I am quite capable of sticking to my guns. I can see to it that Daniel’s defiance doesn’t carry the day. He won’t win the power struggles he so determinedly sets up.

However, we don’t need to have so many of them. We don’t need to, not only because it’s exhausting for me, but because it taints the atmosphere of the daycare for the other children. (It may be exhausting for Daniel, too, but I worry less about that. If the conflicts carry a negative weight for him, well, that’s all to the good.)

Still. The conflicts are tedious, and many of them probably avoidable. I can undoubtedly structure our day to as to reduce what can be a constant stream of directives. I can think of a few ways to achieve this:

1a. Let him struggle. Don’t offer assistance until he asks.
1b. Don’t attempt to coax/encourage: If he asks, I give assistance/offer a suggestion. If he doesn’t accept this, ignore him.

2. Ask, don’t tell. “I know a neat trick for that. Want to know what it is?” He’s allowed to say no, of course. Then I offer him the possibility of asking me later, and in the meantime, let him get on with it without further interaction from me.

3. Vicarious Learning. Show the strategy to the kid beside him. Don’t tell Daniel how to put his feet through his pants, show Rosie or Poppy.

4. Prepared Environment. This taken from Montessori. Have crafts and other activities set up in such a way that instruction is not required. The children can explore with the toys, craft, manipulables, and figure out for themselves how to get the result.

It’s not that I don’t do these things with the other children, but the emphasis is different. If I stand back when I see Poppy or Rosie truggling with some task, it’s because I want them to wrestle with it a bit, to learn persistence and/or to discover, hey, they can do it themselves! With Daniel, there’s more to it than just that, but I think it’ll be effective.

Teaching. Encouraging independence, persistence, autonomy. And making our environment calmer. Ah, yes. I’m all for calm.

December 18, 2013 Posted by | behavioural stuff, Daniel, individuality, power struggle | , , | 7 Comments

Getting Better!

I described last week the challenge that Daniel is presenting. “Contrary” is not sufficient to describe this boy. All two-year-olds are contrary, or at least, go through a contrary season. Dealt with effectively, however, the contrariness does not extend past that year, often doesn’t even last the entire year.

I am certainly not used to seeing compulsive contrariness in three-year-olds. Not the ones who’ve been in my care all along. I did wonder for a while: Daniel’s mother returned to work in September after her year’s mat leave, and for that year, Daniel was with me a day a week, on average. Not enough time for my lessons to take root. Was that it? Was it just that a year of a soft-hearted mummy sufficient to create this demon of opposition?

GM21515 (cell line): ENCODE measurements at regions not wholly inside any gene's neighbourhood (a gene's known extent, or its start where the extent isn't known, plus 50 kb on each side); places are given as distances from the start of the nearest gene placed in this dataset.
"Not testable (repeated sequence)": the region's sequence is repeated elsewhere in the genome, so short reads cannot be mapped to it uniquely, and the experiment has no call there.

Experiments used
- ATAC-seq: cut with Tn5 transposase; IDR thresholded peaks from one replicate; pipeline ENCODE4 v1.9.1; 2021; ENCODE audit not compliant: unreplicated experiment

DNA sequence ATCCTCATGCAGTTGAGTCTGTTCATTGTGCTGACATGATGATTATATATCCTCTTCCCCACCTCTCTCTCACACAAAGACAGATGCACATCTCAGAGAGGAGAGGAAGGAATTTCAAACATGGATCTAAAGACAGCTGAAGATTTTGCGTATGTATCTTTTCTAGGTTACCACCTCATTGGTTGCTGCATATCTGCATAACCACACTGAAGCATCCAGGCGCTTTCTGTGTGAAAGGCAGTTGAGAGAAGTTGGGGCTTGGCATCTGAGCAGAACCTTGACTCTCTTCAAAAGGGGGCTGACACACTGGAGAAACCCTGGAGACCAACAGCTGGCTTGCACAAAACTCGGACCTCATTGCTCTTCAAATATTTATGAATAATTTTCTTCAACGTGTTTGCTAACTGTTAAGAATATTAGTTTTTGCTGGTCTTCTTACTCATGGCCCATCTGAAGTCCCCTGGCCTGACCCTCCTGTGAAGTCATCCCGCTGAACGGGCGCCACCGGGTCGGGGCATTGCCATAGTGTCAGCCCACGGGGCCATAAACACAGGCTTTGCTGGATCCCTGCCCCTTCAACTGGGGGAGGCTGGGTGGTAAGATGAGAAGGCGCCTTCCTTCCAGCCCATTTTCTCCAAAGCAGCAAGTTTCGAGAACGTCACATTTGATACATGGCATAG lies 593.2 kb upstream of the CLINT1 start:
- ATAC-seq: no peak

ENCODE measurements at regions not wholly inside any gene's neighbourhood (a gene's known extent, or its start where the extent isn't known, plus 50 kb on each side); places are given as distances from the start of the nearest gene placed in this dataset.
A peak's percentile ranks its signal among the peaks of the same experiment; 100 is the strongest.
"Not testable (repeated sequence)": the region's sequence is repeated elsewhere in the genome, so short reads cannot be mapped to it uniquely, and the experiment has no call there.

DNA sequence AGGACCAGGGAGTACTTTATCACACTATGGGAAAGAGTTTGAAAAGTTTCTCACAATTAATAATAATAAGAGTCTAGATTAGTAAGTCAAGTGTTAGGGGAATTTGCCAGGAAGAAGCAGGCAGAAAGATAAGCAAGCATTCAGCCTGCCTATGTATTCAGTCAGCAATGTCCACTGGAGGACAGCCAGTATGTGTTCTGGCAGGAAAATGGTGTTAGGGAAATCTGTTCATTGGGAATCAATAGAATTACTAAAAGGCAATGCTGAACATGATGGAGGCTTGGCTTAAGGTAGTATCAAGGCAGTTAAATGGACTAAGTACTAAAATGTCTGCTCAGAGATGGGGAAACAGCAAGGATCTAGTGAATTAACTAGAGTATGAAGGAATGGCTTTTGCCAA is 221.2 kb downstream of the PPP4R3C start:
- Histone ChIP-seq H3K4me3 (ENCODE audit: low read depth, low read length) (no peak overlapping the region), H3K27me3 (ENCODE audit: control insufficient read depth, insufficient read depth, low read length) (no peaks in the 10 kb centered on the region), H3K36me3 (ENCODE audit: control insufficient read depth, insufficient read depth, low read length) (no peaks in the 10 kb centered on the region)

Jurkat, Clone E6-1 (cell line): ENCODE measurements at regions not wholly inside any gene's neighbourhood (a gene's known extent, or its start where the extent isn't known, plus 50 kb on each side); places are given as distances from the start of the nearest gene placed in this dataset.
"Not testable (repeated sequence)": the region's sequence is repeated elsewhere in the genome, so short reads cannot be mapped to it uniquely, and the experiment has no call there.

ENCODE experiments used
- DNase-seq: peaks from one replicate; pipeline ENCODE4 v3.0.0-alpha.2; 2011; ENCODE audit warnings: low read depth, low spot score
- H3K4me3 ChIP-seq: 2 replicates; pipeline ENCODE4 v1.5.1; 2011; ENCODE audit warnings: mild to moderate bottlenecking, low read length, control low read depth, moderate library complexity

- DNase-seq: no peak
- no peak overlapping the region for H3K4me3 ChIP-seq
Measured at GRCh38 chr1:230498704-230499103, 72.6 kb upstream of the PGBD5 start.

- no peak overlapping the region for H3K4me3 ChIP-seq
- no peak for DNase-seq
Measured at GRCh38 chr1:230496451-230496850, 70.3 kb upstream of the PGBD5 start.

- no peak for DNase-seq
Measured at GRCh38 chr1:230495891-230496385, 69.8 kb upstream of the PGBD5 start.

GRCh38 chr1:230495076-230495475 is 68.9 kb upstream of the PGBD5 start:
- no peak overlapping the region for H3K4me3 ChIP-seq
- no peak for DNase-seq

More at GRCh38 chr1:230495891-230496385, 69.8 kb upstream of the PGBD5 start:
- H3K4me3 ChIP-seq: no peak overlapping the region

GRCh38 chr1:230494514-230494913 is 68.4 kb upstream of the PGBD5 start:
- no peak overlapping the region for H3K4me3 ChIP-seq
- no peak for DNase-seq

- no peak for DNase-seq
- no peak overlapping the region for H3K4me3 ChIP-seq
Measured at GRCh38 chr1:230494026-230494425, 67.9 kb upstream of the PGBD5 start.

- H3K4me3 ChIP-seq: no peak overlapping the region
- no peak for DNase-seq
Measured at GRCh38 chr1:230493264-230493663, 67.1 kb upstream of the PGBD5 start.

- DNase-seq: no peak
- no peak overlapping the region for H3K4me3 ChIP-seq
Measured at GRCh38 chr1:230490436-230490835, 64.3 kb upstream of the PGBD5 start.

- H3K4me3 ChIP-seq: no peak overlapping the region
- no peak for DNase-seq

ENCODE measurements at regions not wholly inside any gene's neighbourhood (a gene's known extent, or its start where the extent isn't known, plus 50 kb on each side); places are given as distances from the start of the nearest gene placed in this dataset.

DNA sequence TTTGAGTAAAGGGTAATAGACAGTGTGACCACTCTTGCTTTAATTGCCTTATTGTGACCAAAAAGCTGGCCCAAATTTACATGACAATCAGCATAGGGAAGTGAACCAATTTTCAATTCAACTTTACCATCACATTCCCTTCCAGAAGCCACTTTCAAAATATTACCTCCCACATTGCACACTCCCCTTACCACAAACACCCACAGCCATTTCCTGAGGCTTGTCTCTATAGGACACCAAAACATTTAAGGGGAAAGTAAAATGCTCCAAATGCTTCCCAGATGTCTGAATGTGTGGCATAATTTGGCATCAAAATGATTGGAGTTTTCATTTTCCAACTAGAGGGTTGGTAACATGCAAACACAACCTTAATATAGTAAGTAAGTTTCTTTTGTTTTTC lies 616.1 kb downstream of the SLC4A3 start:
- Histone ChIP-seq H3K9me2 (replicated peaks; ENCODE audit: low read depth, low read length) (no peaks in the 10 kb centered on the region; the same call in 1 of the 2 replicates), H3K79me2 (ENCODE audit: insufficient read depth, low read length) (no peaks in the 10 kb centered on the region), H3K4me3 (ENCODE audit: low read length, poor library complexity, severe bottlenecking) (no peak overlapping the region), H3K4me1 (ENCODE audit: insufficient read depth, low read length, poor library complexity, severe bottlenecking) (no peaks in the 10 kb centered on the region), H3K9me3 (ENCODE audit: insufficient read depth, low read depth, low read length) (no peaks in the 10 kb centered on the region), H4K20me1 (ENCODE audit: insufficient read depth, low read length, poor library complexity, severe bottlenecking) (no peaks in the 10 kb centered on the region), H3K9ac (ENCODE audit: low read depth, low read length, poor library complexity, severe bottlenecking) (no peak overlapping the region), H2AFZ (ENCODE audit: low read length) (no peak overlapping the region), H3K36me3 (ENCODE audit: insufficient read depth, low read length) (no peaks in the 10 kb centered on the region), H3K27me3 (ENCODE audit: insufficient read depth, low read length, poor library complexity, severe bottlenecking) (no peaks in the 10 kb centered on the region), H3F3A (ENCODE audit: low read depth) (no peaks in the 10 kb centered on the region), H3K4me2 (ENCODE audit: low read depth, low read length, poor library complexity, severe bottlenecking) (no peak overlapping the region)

I don’t think so. I do think he’d be better-behaved with me if I’d had him full-time all along, but, as I said to his parents when we met one evening to discuss Daniel, the things they’ve been doing would be working just fine with another child. I think there’s something in Daniel that compels him to resist, and to resist to a degree that is far, far greater than any other child I’ve ever seen. In 17 years. Because, usually, no matter how poorly behaved they may be at home, the children learn in fairly short order that that nonsense does not fly at Mary’s, and we work out an allocation of power and authority (it’s mine, but I share) that keeps everyone happy.

Daniel …

Well, there are days that Daniel is just fine. Sunny, happy, cooperative. These days are the minority, but they happen regularly enough that you know he’s capable of sunny cooperation. It’s in him! The other days, though, it’s one long, steady stream of defiance. Big ones, little ones, outright “no!”s, verbal defiance, physical resistance, evasions, resistance, alternate suggestions to every single directive. All the live-long day.

Monday was such a day.

However, When I wrote about him last week, Hannah made a suggestion. Daniel should get one chance, and one only, to comply. Now, I know this, but somehow, in the Supreme Exasperation in which I was floundering, I had lost sight of this lovely, simple, conflict-clearing principle: Say it once, then act. Now, if he were younger, some explanation and/or clarification might be necessary. Daniel, however, is three and a half. He knows the rules and expectations. They are very consistent and clear here at Mary’s. He is not tripping over the rules unaware; he is deliberately kicking them to the curb and daring me to do something about it.